Anne and I may not be Huck’s neighbors, but he has plenty—some of which may hissy-fit over territory. Among the other profiled, feisty felines seen on the street—along the four blocks between Adams and Meade—or known to live there: Amazon, Bandit, Daniel TigerDarth Mew, DonutsFluffy, Ginger, Gracie (deceased), Jedi, Milo, Nelson, Patriot, Royal, SnowStripe, and Topper.

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The Cats of University Heights: Buttercup

Along most sidewalks in the neighborhood, trees—the majority palms—line the streets. Telephone poles, and their accompanying tangle of above (or below) ground wires, are relegated to alleys behind. The fifty-forth feline found behind door or window illustrates just how ugly and knotted the high-wires can be. There’s a metaphor here somewhere about California culture’s obsession with all things pretty and manicured being a facade for frightful chaos within.

On Jan. 17, 2020, using Leica Q2, I captured the Featured Image of this sleeping, sunning beauty in the alley between Georgia and Park Blvd. First sighting was weeks earlier, however. I waited for the kitty to nap during a time of day that provided maximum illumination with minimal shadows. Vitals, aperture manually set: f/5.6, ISO 100, 1/640 sec, 28mm; 3:15 p.m. PST.

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The Cats of University Heights: Autumn

On Oct. 3, 2019, I got a far-from-the-sidewalk view of a blackie, while walking along Campus between Tyler and Van Buren. Three-and-a-half months later, and no second-sighting, time is come to add the shorthair, whom I nickname Autumn, to the series.

The Featured Image comes from iPhone XS, as I had hoofed it to the grocery store—expecting to carry back several bulky bags—and left at home my camera. Vitals: f/2.4, ISO 16, 1/390 sec, 52mm (film equivalent; EXIF records 6mm); 2:27 p.m. PDT. The portrait is a 90-percent crop.

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The Cats of University Heights: Petri

Look who has a new neighbor: Lily and Maxie. I have seen Storm, once on the same block, while Giotto and Striker have moved away. But we count them anyway when introducing the forty-sixth sighted Alabama Street kitty. I met 12 year-old Petri and his delightful owner on Jan. 17, 2020. They moved to the neighborhood around Thanksgiving, after driving across America: Three days on the road, and the feline behaved bravely all the way.

The Featured Image, captured using Leica Q2, deserves some context. Petri’s mom and I talked for many minutes while he hung back by the front door. Later, when he ventured out, she asked if he would like some supper. Surely she has posed the question previously, if his reaction indicates anything. Vitals, aperture manually set: f/3.5, ISO 125, 1/50 sec, 28mm; 4:02 p.m. PST.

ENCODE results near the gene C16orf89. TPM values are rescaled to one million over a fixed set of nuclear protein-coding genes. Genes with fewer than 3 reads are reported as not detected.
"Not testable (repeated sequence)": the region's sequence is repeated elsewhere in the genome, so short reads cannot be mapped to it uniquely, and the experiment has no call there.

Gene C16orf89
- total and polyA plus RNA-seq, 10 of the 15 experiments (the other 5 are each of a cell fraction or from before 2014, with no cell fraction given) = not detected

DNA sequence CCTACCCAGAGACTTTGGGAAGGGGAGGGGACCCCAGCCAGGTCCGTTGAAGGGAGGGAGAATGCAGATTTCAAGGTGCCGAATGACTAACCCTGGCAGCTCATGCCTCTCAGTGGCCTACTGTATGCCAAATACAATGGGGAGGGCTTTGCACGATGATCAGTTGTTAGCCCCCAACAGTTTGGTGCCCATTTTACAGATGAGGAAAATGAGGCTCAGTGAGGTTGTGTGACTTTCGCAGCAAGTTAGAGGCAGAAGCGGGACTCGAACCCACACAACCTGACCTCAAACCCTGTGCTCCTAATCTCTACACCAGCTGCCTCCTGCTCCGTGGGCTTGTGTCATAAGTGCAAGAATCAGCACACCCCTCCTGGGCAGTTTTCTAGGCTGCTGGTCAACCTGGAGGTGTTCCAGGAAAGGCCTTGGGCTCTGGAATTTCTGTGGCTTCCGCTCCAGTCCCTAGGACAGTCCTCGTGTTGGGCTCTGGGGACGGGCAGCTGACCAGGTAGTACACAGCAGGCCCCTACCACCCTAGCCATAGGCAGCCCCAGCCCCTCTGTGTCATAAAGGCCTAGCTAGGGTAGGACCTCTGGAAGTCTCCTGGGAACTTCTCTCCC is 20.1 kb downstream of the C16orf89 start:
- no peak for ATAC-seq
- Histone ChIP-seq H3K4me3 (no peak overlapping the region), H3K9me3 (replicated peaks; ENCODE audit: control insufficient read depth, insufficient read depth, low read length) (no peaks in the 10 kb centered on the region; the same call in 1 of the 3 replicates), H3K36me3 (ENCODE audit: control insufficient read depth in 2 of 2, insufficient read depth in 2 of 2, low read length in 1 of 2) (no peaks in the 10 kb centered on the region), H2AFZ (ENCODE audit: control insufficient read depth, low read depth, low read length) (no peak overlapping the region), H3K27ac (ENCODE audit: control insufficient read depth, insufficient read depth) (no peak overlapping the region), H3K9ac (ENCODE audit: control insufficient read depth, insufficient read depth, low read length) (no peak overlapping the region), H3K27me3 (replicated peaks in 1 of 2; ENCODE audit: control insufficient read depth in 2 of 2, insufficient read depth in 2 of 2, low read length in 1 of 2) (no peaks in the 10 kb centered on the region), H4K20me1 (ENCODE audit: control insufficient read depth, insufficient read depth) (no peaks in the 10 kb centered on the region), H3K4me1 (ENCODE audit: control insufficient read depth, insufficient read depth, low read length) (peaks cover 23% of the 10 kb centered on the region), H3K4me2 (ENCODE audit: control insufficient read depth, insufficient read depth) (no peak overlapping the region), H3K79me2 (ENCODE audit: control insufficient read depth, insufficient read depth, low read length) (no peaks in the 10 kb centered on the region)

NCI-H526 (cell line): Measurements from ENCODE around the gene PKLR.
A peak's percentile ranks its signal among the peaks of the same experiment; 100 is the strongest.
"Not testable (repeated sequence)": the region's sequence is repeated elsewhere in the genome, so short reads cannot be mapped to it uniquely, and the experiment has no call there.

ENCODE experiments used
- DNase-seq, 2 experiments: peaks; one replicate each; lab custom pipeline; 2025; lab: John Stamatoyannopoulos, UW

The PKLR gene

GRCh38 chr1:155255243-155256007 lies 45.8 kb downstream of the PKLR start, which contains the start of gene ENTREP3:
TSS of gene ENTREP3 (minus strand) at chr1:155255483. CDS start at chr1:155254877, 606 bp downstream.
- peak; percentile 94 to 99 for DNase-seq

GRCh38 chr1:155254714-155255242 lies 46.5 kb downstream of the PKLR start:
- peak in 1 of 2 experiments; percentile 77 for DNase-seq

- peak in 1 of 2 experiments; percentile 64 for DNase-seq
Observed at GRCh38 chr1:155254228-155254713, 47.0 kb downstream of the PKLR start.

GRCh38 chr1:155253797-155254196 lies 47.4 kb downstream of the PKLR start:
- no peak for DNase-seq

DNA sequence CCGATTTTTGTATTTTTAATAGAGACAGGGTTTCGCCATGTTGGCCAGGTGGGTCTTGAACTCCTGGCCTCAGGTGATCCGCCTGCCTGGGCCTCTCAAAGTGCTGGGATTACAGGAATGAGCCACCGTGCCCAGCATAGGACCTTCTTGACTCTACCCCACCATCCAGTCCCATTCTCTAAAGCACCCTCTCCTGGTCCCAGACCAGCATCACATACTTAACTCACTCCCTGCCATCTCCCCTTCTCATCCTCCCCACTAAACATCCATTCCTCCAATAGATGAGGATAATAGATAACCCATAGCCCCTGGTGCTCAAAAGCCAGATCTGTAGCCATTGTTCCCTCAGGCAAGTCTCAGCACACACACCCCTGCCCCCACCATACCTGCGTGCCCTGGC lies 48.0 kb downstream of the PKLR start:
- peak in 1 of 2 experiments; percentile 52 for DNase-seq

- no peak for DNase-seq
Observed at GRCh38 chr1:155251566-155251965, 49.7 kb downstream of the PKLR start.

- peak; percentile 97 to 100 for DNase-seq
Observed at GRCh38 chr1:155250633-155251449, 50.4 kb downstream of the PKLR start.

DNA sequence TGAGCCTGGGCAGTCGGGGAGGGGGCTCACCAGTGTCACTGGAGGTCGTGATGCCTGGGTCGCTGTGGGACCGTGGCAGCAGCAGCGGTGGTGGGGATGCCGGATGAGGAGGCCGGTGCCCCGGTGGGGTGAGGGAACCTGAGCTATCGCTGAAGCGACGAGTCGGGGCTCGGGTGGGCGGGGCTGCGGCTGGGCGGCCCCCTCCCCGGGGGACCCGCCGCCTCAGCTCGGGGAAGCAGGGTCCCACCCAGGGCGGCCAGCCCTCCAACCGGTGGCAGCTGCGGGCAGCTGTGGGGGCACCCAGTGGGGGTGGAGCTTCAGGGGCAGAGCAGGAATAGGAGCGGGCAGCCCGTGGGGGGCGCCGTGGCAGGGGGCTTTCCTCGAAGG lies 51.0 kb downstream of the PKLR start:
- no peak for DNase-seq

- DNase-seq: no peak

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The Cats of University Heights: Glory

For Caturday, we correct a misidentification. With so many beasties that look similar—all-blacks, particularly—one can be mistaken for another. On Jan. 30, 2019, I captured a fresh portrait of Roadie; markings match previous photos perfectly. Nineteen days later, I snapped another, on a porch fairly close to the curb where she had been previously photographed. Given the proximity of time and location, and cursory examination of feline features, I presumed both shots represented the same animal.

Day before yesterday, I learned from the owner of Herbie, The Love Bug and Sparky that Roadie disappeared, presumably deceased, after losing weight and becoming feeble. In the Flickr caption to the 1-30-19 picture, I observed that she “looked considerably thinner than” when profiled eight months earlier. “I wonder why Roadie is skinnier now”. The Feb. 18, 2019 photo shows a much larger, healthy tabby, whose lower leg markings don’t match Roadie’s. I let my excitement seeing her somewhere other than the street and in better physical condition cause my judgement to stray. The later image is another animal.

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The Cats of University Heights: Sparky

Occasionally patience pays, as is the situation with Sparky, whose name I learned today. We made brief acquaintance about 9 months ago outside the home where also lives Herbie, The Love Bug. I have seen the newcomer sometimes since but deferred adding him to the series in hopes of learning his identity and hearing his story. This morning, while walking with my wife, I saw both cats’ caretaker tending the lawn and asked her about him, finally.

She had been a volunteer at the San Diego Animal Shelter, which the County turned over responsibilities to the Humane Society on July 1, 2018. Because of feline overcrowding resulting from the switchover, some cats were scheduled to transition to the animal afterlife, so to speak, rather than to the new facilities. Sparky was on the kill list. That last day of June. Herbie’s owner quite literally saved him from the executioner, by sudden adoption. Conjure up whatever cliché movie moment you like, where a governor pardons someone on Death Row seconds before the lethal injection.

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The Cats of University Heights: Fluffy

For reasons that must make sense to someone in city planning, a bike lane is in early stages of construction down Meade in my neighborhood going out to North Park. Traffic is rerouted from Alabama and Louisiana, as road crews work on some kind of traffic circle(s)—among several forthcoming “traffic calming measures”, according to project coordinators.

“The Georgia-Meade Bikeway will run along Georgia Street between Robinson Avenue and Howard Avenue, shift to Howard Avenue for one block, and continue on Florida Street to Meade Avenue”, explains the project page. “The bikeway will run along Meade Avenue between Park Boulevard and Fairmount Avenue”. Crews started digging up the intersection at Alabama around Christmas 2019 and are expected to continue working for six months locally. The entire thing is planned to be completed in 2022.

What does any of this have to do with our Caturday tabby?